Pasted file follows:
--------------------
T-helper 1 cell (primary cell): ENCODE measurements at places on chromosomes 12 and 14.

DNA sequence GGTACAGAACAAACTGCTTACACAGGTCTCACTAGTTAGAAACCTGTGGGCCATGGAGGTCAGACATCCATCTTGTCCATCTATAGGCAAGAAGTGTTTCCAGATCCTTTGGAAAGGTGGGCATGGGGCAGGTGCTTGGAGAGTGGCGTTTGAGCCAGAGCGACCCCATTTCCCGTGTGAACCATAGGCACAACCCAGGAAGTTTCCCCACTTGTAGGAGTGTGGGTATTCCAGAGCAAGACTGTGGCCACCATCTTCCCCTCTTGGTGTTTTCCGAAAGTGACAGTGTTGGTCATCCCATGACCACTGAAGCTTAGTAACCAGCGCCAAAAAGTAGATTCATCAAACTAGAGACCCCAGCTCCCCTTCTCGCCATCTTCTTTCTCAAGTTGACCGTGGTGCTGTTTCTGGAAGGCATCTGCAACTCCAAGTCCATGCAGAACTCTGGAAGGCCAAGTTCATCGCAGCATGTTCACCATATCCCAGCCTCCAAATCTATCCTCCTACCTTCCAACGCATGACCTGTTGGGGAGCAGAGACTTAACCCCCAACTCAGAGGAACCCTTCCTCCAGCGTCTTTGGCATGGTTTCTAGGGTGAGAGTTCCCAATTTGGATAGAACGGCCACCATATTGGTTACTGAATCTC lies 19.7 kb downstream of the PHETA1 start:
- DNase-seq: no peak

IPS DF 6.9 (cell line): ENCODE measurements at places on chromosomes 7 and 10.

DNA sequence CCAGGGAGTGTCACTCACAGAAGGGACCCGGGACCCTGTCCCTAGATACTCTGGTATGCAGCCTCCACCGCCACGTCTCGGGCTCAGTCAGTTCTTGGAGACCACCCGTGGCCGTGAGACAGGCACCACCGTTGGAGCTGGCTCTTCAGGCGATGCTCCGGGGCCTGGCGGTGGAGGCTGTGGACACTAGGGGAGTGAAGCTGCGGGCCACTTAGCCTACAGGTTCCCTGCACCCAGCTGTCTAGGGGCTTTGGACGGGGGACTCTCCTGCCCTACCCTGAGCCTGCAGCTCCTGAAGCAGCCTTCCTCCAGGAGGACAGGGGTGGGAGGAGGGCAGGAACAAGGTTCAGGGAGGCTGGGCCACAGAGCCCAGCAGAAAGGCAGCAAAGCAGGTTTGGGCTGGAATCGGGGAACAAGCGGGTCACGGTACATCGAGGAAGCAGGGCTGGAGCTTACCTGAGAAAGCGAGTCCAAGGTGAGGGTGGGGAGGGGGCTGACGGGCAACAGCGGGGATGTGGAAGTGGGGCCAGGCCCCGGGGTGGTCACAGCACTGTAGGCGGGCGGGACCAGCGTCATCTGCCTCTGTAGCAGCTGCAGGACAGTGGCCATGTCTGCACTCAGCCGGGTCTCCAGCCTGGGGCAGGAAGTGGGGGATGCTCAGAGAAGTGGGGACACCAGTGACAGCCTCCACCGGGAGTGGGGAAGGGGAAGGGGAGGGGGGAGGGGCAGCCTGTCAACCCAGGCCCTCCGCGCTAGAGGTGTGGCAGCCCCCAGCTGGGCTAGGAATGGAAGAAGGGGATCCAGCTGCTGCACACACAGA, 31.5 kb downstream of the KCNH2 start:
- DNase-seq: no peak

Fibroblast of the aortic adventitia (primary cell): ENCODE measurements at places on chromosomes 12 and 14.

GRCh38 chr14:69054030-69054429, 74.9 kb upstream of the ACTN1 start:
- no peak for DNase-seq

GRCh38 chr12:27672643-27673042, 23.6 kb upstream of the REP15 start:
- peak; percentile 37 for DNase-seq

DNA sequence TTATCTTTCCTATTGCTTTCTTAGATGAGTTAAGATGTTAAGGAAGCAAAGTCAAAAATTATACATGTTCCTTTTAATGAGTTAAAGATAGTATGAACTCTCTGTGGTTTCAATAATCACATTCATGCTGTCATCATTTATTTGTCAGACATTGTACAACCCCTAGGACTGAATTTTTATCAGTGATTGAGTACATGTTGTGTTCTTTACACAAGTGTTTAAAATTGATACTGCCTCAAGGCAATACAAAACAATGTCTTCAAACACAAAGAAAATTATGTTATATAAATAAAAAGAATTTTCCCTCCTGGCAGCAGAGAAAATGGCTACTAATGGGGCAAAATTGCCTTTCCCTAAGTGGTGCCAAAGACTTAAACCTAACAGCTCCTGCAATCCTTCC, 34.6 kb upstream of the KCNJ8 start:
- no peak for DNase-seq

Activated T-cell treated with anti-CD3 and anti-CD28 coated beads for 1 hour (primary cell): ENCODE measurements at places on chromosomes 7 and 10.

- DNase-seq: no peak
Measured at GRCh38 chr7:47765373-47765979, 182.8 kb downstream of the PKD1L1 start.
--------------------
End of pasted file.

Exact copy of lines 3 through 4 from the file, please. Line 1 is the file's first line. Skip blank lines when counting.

- DNase-seq: no peak

IPS DF 6.9 (cell line): ENCODE measurements at places on chromosomes 7 and 10.